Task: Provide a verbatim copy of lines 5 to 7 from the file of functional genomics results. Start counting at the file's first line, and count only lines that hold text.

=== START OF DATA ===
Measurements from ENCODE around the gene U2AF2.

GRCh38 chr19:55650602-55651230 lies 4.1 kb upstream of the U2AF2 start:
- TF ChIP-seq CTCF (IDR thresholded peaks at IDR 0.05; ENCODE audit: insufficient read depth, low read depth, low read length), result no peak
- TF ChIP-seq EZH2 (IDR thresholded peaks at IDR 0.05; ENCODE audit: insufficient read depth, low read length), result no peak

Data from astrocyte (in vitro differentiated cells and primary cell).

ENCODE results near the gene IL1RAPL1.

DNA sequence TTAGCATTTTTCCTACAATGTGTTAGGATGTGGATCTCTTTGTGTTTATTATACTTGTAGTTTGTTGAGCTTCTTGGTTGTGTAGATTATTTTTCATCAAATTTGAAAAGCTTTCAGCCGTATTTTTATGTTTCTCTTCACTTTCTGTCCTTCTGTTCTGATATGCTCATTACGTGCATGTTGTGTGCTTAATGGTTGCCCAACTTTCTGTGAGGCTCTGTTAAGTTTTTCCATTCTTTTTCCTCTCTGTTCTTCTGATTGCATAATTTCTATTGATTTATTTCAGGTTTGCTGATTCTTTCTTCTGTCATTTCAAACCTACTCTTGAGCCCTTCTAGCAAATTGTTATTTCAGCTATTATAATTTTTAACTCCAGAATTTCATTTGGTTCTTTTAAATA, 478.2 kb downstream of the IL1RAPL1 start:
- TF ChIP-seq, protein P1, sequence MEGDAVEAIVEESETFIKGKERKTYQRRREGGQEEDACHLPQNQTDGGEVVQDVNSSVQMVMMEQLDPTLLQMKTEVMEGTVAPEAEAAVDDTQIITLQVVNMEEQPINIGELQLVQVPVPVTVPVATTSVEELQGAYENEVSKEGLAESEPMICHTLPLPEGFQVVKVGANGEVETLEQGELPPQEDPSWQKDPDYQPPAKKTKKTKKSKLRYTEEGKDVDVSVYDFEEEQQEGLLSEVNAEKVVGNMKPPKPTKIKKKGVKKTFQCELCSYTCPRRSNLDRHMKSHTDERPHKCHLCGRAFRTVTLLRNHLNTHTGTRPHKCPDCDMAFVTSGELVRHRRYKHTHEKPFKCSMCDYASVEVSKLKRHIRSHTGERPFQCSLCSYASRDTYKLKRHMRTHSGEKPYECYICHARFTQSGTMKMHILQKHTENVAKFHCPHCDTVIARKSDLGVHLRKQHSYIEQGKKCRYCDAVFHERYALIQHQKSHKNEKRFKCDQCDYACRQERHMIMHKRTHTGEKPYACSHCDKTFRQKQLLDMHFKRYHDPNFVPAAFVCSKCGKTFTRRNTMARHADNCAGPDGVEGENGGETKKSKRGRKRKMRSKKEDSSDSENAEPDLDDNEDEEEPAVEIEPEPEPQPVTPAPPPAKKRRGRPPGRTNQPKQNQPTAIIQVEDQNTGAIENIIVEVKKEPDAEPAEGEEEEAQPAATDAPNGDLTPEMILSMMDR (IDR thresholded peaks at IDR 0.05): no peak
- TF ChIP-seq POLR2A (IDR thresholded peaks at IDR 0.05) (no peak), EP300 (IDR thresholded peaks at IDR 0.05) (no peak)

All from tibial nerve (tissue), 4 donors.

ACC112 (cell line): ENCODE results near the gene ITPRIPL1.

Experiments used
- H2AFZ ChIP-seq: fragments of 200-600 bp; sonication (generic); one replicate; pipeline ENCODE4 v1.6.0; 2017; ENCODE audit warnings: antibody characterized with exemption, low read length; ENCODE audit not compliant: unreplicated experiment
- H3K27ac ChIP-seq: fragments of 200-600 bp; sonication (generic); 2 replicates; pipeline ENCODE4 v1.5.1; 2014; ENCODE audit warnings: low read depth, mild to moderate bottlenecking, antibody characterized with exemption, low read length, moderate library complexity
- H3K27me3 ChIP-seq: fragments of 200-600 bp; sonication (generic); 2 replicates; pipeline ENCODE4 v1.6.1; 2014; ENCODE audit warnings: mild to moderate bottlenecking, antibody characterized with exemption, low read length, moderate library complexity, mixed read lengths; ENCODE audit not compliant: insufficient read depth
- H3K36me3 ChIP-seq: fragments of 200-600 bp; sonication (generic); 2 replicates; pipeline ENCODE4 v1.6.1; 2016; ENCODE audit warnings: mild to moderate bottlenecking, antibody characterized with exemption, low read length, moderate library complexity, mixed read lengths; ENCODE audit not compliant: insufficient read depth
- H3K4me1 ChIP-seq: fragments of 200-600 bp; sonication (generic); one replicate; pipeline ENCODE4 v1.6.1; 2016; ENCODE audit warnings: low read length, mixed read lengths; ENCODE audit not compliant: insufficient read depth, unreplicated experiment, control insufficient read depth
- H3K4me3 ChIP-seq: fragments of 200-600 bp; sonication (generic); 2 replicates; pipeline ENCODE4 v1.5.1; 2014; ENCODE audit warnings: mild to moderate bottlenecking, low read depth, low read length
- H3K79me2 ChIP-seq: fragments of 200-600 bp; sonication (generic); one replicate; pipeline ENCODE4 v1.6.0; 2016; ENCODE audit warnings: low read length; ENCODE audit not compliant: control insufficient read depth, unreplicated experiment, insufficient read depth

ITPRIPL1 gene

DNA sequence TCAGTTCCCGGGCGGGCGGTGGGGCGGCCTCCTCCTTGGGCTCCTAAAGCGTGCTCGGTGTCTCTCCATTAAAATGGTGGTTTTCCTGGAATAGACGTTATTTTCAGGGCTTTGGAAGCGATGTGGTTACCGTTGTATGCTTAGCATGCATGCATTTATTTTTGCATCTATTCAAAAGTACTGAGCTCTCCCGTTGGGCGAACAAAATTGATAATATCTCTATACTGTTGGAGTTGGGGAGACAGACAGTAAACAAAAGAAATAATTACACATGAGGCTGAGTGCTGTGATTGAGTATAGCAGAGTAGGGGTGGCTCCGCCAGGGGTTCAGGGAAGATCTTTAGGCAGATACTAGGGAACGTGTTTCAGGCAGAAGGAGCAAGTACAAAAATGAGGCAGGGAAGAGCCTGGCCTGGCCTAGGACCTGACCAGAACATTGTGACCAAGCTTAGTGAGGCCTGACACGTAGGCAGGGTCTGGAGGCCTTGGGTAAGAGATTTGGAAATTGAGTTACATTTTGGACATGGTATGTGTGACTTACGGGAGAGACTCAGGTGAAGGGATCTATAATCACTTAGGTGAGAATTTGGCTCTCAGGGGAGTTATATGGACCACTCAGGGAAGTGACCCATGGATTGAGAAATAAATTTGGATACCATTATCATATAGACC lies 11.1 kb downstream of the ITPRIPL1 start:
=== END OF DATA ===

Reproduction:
Data from astrocyte (in vitro differentiated cells and primary cell).

ENCODE results near the gene IL1RAPL1.

DNA sequence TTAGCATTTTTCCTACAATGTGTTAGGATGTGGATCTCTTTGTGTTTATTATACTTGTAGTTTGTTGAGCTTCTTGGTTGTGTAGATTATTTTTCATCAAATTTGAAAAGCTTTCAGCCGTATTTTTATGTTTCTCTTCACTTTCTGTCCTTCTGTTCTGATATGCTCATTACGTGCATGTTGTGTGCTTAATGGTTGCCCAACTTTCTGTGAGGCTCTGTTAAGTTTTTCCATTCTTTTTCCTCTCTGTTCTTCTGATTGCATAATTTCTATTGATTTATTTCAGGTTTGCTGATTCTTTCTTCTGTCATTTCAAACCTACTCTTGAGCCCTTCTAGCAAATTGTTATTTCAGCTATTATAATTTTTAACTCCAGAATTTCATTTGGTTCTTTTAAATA, 478.2 kb downstream of the IL1RAPL1 start: